July 2019 - Northwest Weight & Wellness Center
425.224.8200 info@nwwls.com
425.224.8200 info@nwwls.com
Make Your Sure Health is Secure

Make Your Sure Health is Secure

By Laura Andromalos, MS, RD, CDE, CSOWM

If you have been on an airplane lately, you’ve heard the safety speech. Did you notice the part about oxygen masks? Make sure your mask is secure before helping others around you. What happens if you don’t secure your own oxygen mask in an airplane emergency? You may pass out before you are able to help those around you.

When I hear that safety speech, it reminds me of a common theme in my appointments with patients: the need to put your health first.

Many of my patients are givers. They are spouses, parents, and children and they give of themselves to their families on a daily basis. Additionally, several of them have giving professions such as personal care attendants, health care providers, and teachers. Over the years, they have always put other people’s priorities before their own. They worry about taking care of the needs of others and they neglect their own health needs, such as sleep, nutritious food, exercise, and relaxation.

For example, I worked with a patient who took time to make lunches for her three children and her spouse every night but never made her own lunch. Instead, she relied on fast food during the day which was contributing to her weight gain. If you are a giver, I’m sure you can think of similar examples.

It’s wonderful to be a giver but you can’t neglect giving to yourself. To achieve your health goals and live your happiest life, you need to prioritize yourself. If you don’t keep yourself healthy, it is going to impact your ability to give to those around you. Maybe you will be less patient or have less energy due to lack of sleep… Maybe you won’t physically be able to help someone due to mobility or functional body problems…Maybe your life will be shortened due to health problems you have neglected… You need to take care of yourself so you can be the best you, whether it’s as a spouse, parent, child, sibling, coworker, or friend.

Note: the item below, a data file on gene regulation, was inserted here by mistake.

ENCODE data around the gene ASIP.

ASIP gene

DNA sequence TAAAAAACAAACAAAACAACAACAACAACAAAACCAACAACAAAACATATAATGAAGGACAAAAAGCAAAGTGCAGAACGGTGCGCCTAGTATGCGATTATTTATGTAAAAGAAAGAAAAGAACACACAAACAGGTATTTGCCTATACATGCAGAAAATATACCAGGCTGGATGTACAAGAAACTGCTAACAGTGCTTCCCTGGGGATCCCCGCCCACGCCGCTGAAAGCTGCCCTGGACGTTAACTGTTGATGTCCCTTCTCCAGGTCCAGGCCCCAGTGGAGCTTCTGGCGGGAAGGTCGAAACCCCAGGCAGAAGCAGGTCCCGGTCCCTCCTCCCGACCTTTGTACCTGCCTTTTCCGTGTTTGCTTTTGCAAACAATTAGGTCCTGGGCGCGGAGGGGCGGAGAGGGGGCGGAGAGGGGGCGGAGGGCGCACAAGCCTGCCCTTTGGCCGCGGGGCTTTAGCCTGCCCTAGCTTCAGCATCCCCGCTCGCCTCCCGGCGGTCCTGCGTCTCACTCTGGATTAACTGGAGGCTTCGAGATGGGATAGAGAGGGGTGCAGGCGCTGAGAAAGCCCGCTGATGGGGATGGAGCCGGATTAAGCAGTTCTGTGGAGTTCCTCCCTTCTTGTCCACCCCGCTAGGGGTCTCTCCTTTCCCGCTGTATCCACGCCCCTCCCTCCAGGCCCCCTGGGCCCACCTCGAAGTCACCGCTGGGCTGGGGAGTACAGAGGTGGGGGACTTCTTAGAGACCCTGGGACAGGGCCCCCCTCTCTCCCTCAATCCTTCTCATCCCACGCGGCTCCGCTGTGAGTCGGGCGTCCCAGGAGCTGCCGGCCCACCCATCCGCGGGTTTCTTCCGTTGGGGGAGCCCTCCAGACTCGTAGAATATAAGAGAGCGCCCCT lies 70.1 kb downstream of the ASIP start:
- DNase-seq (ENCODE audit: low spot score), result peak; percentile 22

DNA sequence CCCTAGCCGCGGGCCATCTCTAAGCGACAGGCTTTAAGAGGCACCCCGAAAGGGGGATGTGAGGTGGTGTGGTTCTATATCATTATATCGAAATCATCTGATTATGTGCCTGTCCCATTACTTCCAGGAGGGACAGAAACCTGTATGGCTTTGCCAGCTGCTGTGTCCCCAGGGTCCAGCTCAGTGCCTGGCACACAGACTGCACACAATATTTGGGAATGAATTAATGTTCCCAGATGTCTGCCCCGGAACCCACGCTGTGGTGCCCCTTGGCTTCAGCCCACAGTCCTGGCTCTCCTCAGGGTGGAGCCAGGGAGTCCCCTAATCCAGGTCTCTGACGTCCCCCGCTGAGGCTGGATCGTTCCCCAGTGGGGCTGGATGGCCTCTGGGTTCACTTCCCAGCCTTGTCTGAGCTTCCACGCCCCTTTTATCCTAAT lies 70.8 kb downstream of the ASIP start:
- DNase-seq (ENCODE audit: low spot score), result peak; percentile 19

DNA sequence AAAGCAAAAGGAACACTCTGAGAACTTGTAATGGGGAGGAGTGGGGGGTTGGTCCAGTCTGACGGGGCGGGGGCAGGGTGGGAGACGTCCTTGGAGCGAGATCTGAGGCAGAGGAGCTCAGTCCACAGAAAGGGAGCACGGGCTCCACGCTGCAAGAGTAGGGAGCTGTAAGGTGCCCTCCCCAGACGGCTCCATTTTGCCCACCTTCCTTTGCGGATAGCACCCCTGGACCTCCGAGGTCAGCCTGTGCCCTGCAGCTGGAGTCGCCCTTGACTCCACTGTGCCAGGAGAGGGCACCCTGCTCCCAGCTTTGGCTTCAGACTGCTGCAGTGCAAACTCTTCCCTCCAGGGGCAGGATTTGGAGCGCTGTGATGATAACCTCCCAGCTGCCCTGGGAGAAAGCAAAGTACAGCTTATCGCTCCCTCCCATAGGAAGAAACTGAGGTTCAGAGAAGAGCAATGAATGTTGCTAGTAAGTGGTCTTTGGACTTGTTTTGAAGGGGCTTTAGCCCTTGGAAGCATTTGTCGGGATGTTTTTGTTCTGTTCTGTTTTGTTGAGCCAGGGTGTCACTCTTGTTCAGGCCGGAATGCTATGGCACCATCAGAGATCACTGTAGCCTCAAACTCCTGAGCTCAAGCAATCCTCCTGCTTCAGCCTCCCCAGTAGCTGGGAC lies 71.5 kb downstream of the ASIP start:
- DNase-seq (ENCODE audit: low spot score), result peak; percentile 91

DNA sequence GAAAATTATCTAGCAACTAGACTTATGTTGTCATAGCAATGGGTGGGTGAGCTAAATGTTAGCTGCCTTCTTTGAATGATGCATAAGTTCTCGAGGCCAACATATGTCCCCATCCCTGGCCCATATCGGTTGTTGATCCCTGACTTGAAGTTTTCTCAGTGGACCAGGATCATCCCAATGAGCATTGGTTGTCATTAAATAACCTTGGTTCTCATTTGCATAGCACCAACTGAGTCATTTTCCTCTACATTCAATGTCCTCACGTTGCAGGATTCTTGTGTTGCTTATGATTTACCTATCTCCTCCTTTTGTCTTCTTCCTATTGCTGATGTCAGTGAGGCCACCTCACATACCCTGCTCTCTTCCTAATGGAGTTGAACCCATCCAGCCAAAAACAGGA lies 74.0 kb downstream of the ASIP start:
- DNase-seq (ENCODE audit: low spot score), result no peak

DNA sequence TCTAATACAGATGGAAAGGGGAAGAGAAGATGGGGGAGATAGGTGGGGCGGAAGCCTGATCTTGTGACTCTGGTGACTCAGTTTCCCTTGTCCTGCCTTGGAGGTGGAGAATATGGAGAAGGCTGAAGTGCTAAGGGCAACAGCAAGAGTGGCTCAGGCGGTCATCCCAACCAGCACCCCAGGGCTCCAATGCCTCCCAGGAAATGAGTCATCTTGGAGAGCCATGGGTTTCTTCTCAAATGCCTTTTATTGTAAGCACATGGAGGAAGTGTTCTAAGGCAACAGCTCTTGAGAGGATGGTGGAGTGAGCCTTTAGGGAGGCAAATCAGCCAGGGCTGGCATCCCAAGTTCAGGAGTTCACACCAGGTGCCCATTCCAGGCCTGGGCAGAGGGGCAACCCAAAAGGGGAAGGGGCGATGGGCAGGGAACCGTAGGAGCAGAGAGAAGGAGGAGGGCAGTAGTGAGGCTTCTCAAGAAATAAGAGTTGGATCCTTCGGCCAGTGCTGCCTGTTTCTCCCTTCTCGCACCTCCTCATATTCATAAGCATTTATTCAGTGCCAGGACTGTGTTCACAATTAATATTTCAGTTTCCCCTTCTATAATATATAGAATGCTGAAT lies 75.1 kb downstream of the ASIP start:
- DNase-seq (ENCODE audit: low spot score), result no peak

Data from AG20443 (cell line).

In the case of the patient I mentioned, we set a goal for her to take a few extra minutes each night to make her own lunch. She did this and started losing weight since she was eating less fast food. Losing the weight gave her more energy and made her feel better about her body and this made her a happier person and a happier wife and mother. Taking care of herself helped her to better take care of her family.

If you are a giver, tune into whether you might be giving to others at the expense of your own health needs. Remember to make sure your health is secure before helping others.

Staff Spotlight: Erika Burk

Staff Spotlight: Erika Burk

Name: Erika Burk

Role: Office Assistant

Joined NWWC: July 2010

Personal Life: Erika grew up in Kansas and lived in Missouri before moving to Washington in 1996. This is her favorite place she has lived due to the pleasant weather. She has several family members in the area including her mother & stepfather, two stepsisters, and a few of her 8 nieces and nephews.

Life Before NWWC: Erika worked in several industries before joining the NWWC team 9 years ago. She has worked at a daycare, in retail, and at a fast food restaurant.

A Day in Her Job: Erika supports many departments at NWWC. She assembles the Guide to Success binders that every new patient receives at the beginning of their bariatric surgery journey and the patient packets that are distributed at information seminars and sent to referring providers. She helps the nutrition team to keep the retail shelves stocked with products. She supports the billing department with sending out invoices. She also sorts all of the incoming mail for the organization. She is always ready with a smile and a “yes” for additional tasks!